IF Sukh Ram could go back in time, he would probably cancel the interview he gave on December 1, in which he blamed the Congress high command and the managed media for his ills. "Just wait," he told the television interviewer, "and I will show the world that they were party funds (the Rs 3.66 crore found at his houses during the first round of raids this August)." He did not get the time. Within 24 hours it became clear that he had talked out of turn.
CBI sleuths picked him up the next morning on charges far more serious than the ones he had to deal with till then. And though he secured bail that evening, his insinuations about party funds had already brought Congress President Sitaram Kesri, who was party treasurer till recently, into the picture. On December 3, Kesri expelled Sukh Ram, regarded as a Narasimha Rao acolyte, from the primary membership of the party.
The move triggered off speculation that two other former Congress ministers, Satish Sharma and Sheila Kaul, could face similar action. But Sukh Rams case is slightly different. Privately and publicly, he took a tough stand against the party high command. This, despite being chargesheeted by the CBI for granting undue favours to ARM, a Hyderabad-based telecom company. According to Congress sources, the pressure of some party MPs was so strong that Sukh Rams public utterances gave Kesri the handle to move against him.
But in a curious stand-off, while the former telecom minister stands expelled from the partys primary membership, his place in the Congress Parliamentary Party (CPP) is safe. As Ram Niwas Mirdha, returning offi-cer of the CPP executive, says: "Sukh Ram is on our voters list." Observers say this indicates that Rao still has clout in the party. Evidence of that came even before the December 10 CPP polls when four compromise candidates were picked up as office-bearers, none of them vociferous Rao-baiters.
Despite Mirdhas reasoning, the technical position regarding expulsion from the CPP remains unclear. For instance, when Arjun Singh was expelled from the Congress, the then Speaker, Shivraj Patil, took him off the treasury benches and allotted him a seat near the Congress allies.
But could Sukh Rams expulsion pave the way for other such ousters as part of Kesris blitzkrieg to cleanse the party. Admits Congress spokesman V.N. Gadgil: "Similar action is under consideration against Kaul and Sharma. As for Narasimha Rao, no action is being contemplated. The same stands true for (former Union ministers) P.K. Thungon and Ram Lakhan Singh Yadav." Citing precedents, Gadgil says action was taken against party members when judicial pronouncements were made against them. However, Sukh Rams case remains unique. And the latest charge being pursued by the CBI is going to make his case doubly difficult. According to CBI sources, another chargesheet against Sukh Ram for "entering into criminal conspiracy" to defraud is likely. He is charged with granting favours amounting to Rs 30 crore by way of telecom biddings to co-accused Davinder Singh Chaudhary, chairman of the Rohtak-based Haryana Telecom Ltd (HTL).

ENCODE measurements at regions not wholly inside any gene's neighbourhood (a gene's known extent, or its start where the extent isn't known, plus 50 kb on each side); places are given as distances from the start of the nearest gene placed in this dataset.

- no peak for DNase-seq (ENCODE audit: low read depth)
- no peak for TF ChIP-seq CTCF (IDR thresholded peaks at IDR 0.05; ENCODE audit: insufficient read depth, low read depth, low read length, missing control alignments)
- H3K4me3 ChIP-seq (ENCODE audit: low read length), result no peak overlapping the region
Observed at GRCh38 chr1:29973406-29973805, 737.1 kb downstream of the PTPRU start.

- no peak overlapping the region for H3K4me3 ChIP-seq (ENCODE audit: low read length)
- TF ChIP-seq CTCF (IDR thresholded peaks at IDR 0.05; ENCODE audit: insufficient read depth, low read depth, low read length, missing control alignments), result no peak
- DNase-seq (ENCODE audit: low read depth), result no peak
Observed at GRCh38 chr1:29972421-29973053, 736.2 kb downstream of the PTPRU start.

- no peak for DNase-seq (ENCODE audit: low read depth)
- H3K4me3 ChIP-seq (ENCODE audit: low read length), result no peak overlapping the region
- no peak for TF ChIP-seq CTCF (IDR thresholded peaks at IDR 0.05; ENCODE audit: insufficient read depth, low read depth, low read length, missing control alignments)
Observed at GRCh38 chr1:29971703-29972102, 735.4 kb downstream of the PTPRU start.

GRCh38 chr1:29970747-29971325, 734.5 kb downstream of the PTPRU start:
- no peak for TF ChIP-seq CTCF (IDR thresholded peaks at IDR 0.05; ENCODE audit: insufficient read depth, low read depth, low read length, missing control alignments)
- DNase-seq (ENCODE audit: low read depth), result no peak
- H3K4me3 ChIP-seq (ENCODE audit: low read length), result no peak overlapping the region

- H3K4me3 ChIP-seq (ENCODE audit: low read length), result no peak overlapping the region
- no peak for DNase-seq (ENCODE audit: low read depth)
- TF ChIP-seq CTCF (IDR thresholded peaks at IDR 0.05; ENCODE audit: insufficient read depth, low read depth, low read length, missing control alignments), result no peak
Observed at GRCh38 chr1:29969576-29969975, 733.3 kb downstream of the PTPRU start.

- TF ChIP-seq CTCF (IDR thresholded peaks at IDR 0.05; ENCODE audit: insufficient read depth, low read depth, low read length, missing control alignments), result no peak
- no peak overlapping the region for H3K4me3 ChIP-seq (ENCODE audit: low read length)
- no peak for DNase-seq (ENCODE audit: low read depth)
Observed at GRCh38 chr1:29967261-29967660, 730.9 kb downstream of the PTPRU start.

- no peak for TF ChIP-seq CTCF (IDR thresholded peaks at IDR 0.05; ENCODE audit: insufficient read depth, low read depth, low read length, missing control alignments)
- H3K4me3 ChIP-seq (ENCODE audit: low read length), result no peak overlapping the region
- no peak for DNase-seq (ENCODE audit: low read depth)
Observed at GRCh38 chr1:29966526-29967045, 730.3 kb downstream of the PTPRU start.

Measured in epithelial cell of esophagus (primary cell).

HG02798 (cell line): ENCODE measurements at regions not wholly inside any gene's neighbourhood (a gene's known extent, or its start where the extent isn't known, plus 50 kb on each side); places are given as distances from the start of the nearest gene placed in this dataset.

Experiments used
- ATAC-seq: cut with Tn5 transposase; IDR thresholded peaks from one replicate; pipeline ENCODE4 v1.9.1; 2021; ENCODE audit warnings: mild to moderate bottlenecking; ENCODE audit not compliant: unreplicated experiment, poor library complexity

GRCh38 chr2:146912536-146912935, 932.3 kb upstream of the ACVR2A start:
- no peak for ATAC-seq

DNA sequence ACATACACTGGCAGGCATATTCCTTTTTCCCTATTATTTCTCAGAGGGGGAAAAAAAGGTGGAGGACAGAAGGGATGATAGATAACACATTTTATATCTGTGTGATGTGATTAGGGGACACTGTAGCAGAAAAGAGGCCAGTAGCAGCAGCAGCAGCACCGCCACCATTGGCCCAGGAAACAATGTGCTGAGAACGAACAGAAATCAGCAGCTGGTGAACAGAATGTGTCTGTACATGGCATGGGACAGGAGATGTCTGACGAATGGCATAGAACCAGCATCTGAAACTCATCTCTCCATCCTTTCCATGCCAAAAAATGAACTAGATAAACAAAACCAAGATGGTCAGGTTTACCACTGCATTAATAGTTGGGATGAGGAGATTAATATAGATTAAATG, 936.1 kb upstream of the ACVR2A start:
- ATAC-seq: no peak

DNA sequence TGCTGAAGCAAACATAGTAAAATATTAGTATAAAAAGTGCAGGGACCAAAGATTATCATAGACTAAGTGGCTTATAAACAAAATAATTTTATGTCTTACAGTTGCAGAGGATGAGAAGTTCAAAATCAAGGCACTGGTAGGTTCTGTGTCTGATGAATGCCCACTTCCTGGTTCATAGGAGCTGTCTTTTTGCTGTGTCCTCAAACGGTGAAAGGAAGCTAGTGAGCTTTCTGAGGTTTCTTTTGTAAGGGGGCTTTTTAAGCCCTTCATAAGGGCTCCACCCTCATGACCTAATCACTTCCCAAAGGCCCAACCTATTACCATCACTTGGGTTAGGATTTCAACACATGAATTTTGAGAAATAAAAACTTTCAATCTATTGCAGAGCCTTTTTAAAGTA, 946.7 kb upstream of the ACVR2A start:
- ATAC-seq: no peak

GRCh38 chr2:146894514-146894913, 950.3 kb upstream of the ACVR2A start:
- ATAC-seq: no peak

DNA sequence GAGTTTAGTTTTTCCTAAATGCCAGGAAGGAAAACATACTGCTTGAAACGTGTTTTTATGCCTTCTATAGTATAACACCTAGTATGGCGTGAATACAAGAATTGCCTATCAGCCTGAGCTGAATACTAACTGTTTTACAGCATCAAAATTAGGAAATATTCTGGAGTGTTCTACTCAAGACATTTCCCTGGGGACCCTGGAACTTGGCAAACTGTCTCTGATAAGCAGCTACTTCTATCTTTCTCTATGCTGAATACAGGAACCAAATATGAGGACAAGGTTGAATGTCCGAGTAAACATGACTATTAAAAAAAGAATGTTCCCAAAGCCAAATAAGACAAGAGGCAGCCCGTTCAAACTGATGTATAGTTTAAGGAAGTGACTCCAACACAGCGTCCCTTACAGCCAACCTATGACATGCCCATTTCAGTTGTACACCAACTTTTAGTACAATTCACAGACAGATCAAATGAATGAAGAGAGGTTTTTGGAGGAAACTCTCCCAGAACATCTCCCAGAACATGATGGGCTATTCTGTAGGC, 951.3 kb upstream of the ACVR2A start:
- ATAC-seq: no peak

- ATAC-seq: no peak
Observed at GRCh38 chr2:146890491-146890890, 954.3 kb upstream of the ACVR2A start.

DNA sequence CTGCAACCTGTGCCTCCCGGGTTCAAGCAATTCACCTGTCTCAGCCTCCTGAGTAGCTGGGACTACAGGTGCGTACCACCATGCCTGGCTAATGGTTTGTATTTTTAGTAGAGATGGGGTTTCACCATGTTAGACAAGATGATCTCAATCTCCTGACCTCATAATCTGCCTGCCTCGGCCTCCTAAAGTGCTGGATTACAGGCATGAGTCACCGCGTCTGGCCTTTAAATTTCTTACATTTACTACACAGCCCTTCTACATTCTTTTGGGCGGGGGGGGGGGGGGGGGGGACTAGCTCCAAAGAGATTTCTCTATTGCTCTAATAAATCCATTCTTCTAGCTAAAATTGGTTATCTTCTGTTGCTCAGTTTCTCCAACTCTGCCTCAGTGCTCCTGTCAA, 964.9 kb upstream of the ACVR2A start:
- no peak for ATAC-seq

Sukh Ram reportedly reopened telecom tenders to include HTL, which was not party to the biddings. The contract for the supply of a 3.5 lakh conductor kilometre cable was given to HTL at the end of 1995, overruling experts who felt that the companys supply capacity was precarious. When Sukh Rams Mandi home was raided in August, Rs 1 crore in cash was found. This included an envelope containing Rs 3 lakh and Chaud-harys visiting card. CBI sources say this was "illegal gratification" for favours granted.
There was more trouble for Sukh Ram last week when a former associate of his, Chandigarhbased industrialist Chandrakant Khemka, told the CBI that in 1991 the minister had given him Rs 4 crore for safekeeping. Against that, Sukh Ram was reportedly getting Rs 4 lakh as interest every month. Khemka owns Haryana Sheet Glass and Chandra Lakshmi Safety Glass, for which Sukh Rams son is the sole supplier.
Preliminary investigations have also revealed that Khemka floated a front company for Sukh Ram in the US. "If Khemkas charges are substantiated, then the total money involved in the telecom scam will go up by millions of dollars," says an official. Interestingly, the third diary recovered at Sukh Rams home reveals an entry "C.K.Khemka-4L". Clearly, things are not going his way. But officials say actual action will be taken only after the CBI files fresh charges.